But one area in which I think I may have changed pretty substantially has been my views on the settlers. I wouldn't say I used to be "pro-settler", per se, but I didn't think of them as a huge deal. People living in houses in the desert were not "obstacles to peace". I wasn't committed to letting them stay -- but it rang uncomfortable to me that "peace" was taken to mean a Judenrein Palestinian state.
In recent times though, I've begun to revise my opinion. And I think the events surrounding the evacuation of settlers in Hebron have crystallized this instinct, not just for me, but for many other pro-Israel commentators. In their actions, the settlers have revealed themselves to be not just "obstacles to peace", but murderous, terrorist thugs. Their response to the Hebron evacuation was to launch what was called by both Ha'aretz and Israel's own Justice Minister a "pogrom". Marty Peretz says "shame on us". Eamonn McDonaugh of the Z-Word blog calls the settlers "religiofascists" who need to be "crushed" by the Israeli government.
Israeli commentators warn that the settlers, left unchecked, could lead to "civil war". Other writers continue to urge that we take the settler threat seriously as something that can single-handedly derail the peace process. Steve Clemons suggests officially labeling extremist terrorist factions working to propagate violence as "terror organizations", allowing their assets to be frozen.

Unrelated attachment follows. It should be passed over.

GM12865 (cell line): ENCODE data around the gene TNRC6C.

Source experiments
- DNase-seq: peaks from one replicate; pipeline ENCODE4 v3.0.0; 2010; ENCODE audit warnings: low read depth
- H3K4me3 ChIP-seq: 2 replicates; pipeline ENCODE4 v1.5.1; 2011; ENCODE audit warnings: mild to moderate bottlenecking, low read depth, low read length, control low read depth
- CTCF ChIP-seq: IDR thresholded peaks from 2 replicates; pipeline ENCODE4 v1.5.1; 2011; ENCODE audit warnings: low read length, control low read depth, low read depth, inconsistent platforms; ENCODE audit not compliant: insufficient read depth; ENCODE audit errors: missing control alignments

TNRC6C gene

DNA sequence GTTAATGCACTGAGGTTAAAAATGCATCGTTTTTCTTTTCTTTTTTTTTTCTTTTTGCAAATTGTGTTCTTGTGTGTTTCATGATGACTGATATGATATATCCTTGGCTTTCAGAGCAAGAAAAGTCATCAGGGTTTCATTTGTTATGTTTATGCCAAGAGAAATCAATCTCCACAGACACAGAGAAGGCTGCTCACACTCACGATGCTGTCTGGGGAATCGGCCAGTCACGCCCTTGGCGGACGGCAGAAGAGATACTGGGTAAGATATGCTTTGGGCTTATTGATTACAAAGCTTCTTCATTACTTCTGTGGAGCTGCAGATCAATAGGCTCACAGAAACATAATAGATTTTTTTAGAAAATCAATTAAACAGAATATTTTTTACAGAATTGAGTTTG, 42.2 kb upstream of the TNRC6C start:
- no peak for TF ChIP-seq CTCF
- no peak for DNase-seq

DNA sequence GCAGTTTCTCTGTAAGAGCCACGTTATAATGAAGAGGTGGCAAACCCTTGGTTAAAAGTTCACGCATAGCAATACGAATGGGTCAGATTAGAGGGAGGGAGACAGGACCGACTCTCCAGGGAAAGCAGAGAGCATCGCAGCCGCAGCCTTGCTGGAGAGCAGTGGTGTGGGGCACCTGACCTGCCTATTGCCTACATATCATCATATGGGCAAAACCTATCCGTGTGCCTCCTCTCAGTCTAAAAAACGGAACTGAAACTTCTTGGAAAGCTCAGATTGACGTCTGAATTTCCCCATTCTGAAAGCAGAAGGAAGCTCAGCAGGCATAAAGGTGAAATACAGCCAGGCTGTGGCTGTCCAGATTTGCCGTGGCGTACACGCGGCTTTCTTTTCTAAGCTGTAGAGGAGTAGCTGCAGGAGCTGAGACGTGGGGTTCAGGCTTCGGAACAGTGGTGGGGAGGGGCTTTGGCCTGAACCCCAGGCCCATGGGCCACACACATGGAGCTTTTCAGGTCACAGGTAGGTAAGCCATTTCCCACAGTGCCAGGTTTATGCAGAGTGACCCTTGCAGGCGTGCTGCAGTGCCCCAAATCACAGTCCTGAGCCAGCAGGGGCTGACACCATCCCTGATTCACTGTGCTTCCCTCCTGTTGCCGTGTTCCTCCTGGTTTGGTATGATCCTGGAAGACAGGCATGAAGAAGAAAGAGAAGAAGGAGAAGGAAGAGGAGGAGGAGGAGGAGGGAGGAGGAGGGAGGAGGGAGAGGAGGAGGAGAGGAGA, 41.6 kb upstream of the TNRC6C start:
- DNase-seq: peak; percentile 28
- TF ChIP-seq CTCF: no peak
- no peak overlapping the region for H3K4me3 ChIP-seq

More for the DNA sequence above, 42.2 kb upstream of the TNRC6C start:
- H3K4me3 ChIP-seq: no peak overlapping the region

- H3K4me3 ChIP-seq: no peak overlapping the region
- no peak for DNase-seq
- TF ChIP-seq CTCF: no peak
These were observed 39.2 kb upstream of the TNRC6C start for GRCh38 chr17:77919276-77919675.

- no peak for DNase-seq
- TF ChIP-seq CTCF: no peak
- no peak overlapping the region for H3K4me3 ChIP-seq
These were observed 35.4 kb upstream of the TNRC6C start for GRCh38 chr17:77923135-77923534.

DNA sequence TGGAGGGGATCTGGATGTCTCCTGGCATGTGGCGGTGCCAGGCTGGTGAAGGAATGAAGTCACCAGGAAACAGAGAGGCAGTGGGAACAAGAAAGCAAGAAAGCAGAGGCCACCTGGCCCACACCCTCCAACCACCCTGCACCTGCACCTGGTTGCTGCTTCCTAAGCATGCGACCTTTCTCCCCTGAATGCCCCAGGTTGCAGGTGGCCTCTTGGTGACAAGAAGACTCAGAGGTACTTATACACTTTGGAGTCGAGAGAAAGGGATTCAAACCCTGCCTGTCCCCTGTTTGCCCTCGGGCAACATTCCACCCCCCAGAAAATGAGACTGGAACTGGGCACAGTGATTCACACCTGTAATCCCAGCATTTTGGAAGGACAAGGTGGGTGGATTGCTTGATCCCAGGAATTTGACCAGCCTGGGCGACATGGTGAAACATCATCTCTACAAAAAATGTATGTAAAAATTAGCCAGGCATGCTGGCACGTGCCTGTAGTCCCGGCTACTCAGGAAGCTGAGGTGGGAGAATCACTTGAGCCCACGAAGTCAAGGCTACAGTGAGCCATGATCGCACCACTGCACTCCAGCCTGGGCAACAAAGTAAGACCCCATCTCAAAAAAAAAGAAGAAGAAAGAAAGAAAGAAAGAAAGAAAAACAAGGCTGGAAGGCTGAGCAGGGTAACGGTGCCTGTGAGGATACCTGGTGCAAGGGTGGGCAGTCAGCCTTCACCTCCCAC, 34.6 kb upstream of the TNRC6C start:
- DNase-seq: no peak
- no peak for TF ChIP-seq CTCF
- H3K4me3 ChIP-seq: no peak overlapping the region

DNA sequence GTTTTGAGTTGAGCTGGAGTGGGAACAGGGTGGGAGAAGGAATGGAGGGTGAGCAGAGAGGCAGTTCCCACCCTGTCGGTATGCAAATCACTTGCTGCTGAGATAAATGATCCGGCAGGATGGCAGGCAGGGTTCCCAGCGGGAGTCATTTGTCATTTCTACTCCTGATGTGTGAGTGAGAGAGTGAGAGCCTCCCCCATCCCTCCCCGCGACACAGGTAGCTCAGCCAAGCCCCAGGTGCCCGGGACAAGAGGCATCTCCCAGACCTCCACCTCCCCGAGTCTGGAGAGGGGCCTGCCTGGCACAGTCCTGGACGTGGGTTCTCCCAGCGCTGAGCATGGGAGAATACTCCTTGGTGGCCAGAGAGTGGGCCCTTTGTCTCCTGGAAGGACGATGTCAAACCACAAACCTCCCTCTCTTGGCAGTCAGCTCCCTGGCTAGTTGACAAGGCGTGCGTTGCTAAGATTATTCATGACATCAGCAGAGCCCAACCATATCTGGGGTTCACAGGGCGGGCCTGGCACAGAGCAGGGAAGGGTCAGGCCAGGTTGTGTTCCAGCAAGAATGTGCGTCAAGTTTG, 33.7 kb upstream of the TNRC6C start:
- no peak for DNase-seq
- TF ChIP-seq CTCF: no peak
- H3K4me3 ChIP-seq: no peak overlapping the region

The point being, we seem to be seeing (inside and outside of Israel) a broad-based backlash against the crypto-fascist settler movement whose primary political agenda at this point is to sabotage the peace process. The trick, now, is to get that outrage translated into some action. The Israeli government, slowly and belatedly, seems to be waking up to the threat that radical right-wing settlers pose to the state's liberal democratic character. And pro-Israel groups in the US are starting to recognize that the settlers are an insult to the very idea of Israel that they want to protect. Together, they can get something done. But it will take guts, and it will take courage.
Count me in.
UPDATE: Current (but outgoing) Israeli Prime Minister Ehud Olmert joins the chorus:
"We are the children of a people whose historic ethos is built on the memory of pogroms," Olmert said. "The sight of Jews firing at innocent Palestinians has no other name than pogrom. Even when Jews do this, it is a pogrom.
"As a Jew, I am ashamed that Jews could do such a thing."
He was addressing the riots last week in which Jewish settlers -- angry over the forced evacuation of a contested house in Hebron -- attacked Palestinians, setting fire to their houses.
In a statement released by his office, Olmert told the Cabinet that he chose the term "pogrom" -- a Yiddish word meaning an organized massacre, usually referring to such attacks against Jews -- "after much thought."
"I formulate these words with the greatest care that I can," the prime minister said.
The CNN article's headline says Olmert called the events "tantamount" to a pogrom. I didn't see the caveat.